I appreciate that you have chosen to follow my blog. I don’t want to mislead you in anyway. I believe in a creator. So I hope you won’t be offended by my blog posts.


      Liked by 1 person

      1. Oh don’t you worry, this doesn’t offend me one bit. As an evolution nut and prehistory enthusiast, I was raised in a Christian family; but my mind simply didn’t like the idea of our every move along with the events in our lives having been planned out as part of something bigger, so I converted to athiesm. I’ve since become an agnost though, so I do feel there may be an intelligent designer out there.

        The main reason evolution leaves no room for creationism (and the other way around) is simply the time scale. Evolution works over millions of years, we may not be able to provide the most stable evidence for it, but from the point of view of a Darwinist, a creationist has no proof at all. Darwinists subscribe to the idea of chaos theory, many different things happen and they lead to different outcomes, each event that takes place can have numerous possible outcomes and can never take place in the same way twice.
        That first single celled organism didn’t know what amino acids went where, it was all completely random and by chance. That’s the beauty of it.

        Regarding my example with the water bird, if I may be more thorough, I neglected to mention that if the two groups of birds (short legged and long legged) grow different enough, eventually they will be unable to breed with one another. This is how science separates one species from another: the inability to produce fertile offspring or even mate at all. (I would explain that in more detail but then this comment would be way too long, do some research on speciation and you’ll see what I mean).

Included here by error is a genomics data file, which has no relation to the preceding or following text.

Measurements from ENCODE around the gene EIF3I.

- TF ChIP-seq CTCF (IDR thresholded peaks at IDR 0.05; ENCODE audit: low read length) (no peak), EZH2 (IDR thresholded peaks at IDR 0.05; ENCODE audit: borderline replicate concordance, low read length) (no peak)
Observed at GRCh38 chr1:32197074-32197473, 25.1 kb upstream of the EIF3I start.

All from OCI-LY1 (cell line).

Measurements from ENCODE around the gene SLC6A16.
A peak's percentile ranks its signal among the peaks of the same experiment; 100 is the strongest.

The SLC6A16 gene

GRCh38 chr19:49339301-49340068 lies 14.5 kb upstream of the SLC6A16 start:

The same way I can’t exactly prove that the earth is billions of years old, you can’t exactly prove that it isn’t.

        Yes, species give birth to their own kind, but as I’m sure you can see: today we have dogs. Very tame dogs that don’t instinctively hunt us down. Yet today’s dogs came from wolves; they are all of the same species (all dogs fall under Canis lupus) but if you were to breed a Great Dane and a Chihuahua, I doubt the offspring would live very long.
        If you want to see evolution in action, go to a farm every few years, watch how the farmer will selectively breed his jersey cows with his milk cows, his largest and strongest bull with the biggest horns and his best cow. Go back in a few years and you’ll see the difference. He may no longer have a giant bull with massive horns and gargantuan muscles, but he will have a calf that will grow up to be just as large, and if said calf is female she will produce milk that is on par with her mother’s.

        I would go into more detail on why we no longer see apes becoming humans but I feel that the answer I’ve already given that will suffice.

        PS: I mainly decided to follow your post because I’m considering studying theology.


      2. Ok very interesting. You will have to tell me based on what you have said why you would be interested in studying Theology?

        I suppose that when it comes to the question of how old the earth is, my reference is the Bible and my only credible eyewitness to the event of creation is God. That is what I base my starting assumptions on regarding the age of the universe. Now I realize that it is easy to counter that argument with “well I don’t believe the Bible”; but at least the creationist has a written book of history to support his claims. For me, that’s the beauty of the Bible. It is more than a book of values, it is a book of history. That cant’ be said of the atheist who claims that the universe is 4.5 billion years old. What book of history does he use to support his theory?

        Well there is so much to say, as you said, but not enough space. If you want to correspond more you can always drop me an email at


        Liked by 1 person